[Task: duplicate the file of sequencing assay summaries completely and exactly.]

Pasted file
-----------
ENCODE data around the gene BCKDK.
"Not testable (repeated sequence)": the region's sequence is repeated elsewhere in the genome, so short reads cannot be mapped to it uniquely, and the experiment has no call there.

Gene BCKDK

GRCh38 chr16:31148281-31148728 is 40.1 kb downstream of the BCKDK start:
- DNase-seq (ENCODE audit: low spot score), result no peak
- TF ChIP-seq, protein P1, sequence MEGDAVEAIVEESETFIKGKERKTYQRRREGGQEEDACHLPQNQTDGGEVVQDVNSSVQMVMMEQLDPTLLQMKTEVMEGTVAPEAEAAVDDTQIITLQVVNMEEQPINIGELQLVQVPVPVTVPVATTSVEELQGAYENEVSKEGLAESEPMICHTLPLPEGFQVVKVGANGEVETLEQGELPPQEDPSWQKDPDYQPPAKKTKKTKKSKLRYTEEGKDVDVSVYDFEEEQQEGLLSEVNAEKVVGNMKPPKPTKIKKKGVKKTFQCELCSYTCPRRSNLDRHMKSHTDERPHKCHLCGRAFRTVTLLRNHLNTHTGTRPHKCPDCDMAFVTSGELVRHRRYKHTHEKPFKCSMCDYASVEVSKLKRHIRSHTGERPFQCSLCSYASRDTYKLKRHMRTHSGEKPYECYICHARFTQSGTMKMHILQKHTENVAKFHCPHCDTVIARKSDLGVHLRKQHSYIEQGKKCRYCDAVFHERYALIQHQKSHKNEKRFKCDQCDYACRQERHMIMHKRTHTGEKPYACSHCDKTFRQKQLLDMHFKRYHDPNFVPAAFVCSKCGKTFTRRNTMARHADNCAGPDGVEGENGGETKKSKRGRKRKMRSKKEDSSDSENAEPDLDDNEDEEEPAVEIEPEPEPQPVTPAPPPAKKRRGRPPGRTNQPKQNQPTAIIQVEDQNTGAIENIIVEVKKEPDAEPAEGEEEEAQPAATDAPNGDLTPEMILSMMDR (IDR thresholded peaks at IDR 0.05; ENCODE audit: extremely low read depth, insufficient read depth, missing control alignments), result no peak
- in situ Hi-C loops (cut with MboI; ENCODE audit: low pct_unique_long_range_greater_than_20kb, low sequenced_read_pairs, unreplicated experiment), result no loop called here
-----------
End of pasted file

ENCODE data around the gene BCKDK.
"Not testable (repeated sequence)": the region's sequence is repeated elsewhere in the genome, so short reads cannot be mapped to it uniquely, and the experiment has no call there.

Gene BCKDK

GRCh38 chr16:31148281-31148728 is 40.1 kb downstream of the BCKDK start:
- DNase-seq (ENCODE audit: low spot score), result no peak
- TF ChIP-seq, protein P1, sequence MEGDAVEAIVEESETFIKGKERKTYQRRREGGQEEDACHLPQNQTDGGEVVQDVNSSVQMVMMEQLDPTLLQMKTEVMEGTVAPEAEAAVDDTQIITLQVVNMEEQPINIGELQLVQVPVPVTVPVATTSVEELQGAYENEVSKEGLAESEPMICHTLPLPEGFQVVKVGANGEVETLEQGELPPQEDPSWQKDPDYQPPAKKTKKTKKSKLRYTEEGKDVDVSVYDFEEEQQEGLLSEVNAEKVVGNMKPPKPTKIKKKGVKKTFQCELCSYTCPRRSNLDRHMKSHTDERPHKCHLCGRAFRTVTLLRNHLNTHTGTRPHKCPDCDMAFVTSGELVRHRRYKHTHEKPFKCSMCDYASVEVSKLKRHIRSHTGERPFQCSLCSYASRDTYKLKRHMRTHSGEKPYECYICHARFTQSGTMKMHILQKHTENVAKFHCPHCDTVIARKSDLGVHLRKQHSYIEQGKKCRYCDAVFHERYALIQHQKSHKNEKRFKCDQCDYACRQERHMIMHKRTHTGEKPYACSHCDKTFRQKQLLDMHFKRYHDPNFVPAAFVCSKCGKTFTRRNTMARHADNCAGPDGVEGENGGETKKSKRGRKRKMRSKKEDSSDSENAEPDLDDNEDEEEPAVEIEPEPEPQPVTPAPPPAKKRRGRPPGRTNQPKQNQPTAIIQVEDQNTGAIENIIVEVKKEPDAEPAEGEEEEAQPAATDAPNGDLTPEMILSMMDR (IDR thresholded peaks at IDR 0.05; ENCODE audit: extremely low read depth, insufficient read depth, missing control alignments), result no peak
- in situ Hi-C loops (cut with MboI; ENCODE audit: low pct_unique_long_range_greater_than_20kb, low sequenced_read_pairs, unreplicated experiment), result no loop called here